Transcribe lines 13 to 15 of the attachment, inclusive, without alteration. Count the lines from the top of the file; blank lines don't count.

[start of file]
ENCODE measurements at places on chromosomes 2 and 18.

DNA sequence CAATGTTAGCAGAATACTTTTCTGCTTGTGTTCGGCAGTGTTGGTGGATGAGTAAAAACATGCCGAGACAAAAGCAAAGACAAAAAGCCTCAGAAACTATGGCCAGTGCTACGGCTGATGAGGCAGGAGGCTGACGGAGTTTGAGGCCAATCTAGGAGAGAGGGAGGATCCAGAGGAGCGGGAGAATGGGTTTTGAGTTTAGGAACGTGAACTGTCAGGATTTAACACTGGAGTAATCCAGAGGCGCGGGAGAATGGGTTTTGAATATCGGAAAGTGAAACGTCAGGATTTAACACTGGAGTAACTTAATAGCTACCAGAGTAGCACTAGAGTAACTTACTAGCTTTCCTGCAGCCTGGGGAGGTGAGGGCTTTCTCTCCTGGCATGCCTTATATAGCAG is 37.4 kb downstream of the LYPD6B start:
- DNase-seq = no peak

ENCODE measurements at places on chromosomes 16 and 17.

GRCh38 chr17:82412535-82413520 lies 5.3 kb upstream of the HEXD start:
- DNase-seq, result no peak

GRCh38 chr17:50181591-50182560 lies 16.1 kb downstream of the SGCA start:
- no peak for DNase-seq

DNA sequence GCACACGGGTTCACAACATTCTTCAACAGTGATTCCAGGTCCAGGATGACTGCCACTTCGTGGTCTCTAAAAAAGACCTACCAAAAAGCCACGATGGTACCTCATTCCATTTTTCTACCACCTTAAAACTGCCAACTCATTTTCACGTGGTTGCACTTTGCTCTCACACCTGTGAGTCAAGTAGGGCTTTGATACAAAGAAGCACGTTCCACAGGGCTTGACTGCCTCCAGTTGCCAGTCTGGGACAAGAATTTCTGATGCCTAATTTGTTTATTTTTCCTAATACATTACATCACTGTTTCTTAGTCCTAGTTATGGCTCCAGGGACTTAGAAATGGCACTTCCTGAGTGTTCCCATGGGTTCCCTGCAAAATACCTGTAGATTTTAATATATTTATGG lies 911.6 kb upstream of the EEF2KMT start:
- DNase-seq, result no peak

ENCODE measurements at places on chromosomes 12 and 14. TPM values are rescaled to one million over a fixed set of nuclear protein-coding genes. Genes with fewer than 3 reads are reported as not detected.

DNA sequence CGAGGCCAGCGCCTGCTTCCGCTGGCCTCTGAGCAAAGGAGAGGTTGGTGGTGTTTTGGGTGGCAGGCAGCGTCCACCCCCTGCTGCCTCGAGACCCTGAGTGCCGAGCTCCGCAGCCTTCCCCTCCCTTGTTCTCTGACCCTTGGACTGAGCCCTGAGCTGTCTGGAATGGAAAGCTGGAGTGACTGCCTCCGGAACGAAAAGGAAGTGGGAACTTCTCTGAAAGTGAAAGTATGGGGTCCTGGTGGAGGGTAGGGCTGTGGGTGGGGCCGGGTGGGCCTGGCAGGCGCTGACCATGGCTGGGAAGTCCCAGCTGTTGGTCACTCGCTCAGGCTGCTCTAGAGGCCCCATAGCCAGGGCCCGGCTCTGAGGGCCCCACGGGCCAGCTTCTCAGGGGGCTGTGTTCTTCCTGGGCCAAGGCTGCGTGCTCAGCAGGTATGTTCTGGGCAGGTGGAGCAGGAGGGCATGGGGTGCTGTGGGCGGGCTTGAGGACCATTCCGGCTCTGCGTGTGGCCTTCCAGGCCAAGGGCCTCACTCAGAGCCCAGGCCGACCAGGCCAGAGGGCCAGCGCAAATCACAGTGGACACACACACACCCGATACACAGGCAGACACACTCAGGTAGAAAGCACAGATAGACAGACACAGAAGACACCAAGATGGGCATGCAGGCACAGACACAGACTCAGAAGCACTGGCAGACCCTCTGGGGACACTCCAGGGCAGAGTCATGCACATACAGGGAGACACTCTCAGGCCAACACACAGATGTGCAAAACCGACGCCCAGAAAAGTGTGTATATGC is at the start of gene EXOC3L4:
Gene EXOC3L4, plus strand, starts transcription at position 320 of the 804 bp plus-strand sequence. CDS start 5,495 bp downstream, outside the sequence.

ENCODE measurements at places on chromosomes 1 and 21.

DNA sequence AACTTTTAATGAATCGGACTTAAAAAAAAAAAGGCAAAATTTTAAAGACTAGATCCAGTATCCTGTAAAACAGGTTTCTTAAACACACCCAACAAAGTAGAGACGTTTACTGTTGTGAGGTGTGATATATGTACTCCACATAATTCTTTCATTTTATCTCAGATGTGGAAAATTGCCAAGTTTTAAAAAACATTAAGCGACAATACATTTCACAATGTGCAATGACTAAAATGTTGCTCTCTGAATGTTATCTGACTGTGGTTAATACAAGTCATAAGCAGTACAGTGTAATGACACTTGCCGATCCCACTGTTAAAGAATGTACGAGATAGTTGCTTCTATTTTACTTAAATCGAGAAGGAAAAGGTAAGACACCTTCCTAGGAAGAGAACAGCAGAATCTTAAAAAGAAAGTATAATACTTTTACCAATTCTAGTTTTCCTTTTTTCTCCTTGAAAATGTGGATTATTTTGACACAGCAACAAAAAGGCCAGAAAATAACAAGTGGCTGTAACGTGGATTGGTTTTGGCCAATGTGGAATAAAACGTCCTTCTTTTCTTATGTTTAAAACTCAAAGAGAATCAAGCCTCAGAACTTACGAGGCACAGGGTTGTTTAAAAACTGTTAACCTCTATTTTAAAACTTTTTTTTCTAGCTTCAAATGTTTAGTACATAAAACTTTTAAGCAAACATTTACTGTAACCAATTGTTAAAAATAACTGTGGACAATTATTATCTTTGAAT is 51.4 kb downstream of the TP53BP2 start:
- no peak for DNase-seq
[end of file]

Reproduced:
Gene EXOC3L4, plus strand, starts transcription at position 320 of the 804 bp plus-strand sequence. CDS start 5,495 bp downstream, outside the sequence.

ENCODE measurements at places on chromosomes 1 and 21.

DNA sequence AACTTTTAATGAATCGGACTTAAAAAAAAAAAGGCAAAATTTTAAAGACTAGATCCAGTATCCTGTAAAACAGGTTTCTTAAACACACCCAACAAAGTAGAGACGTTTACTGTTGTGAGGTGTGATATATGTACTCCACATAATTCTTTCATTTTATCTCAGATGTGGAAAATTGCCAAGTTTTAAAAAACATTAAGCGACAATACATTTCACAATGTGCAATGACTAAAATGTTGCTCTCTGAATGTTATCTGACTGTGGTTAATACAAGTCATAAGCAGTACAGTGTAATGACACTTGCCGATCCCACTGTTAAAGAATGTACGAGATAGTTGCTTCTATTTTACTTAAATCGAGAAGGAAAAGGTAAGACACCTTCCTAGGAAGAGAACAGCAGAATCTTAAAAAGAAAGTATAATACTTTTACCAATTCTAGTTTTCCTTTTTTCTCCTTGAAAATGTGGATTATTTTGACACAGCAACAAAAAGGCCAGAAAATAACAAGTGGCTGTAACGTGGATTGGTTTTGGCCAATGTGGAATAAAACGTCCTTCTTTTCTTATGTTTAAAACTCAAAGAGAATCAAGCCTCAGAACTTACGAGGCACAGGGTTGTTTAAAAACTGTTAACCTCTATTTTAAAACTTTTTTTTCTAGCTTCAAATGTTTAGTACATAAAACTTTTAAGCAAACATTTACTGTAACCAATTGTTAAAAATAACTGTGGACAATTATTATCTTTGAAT is 51.4 kb downstream of the TP53BP2 start: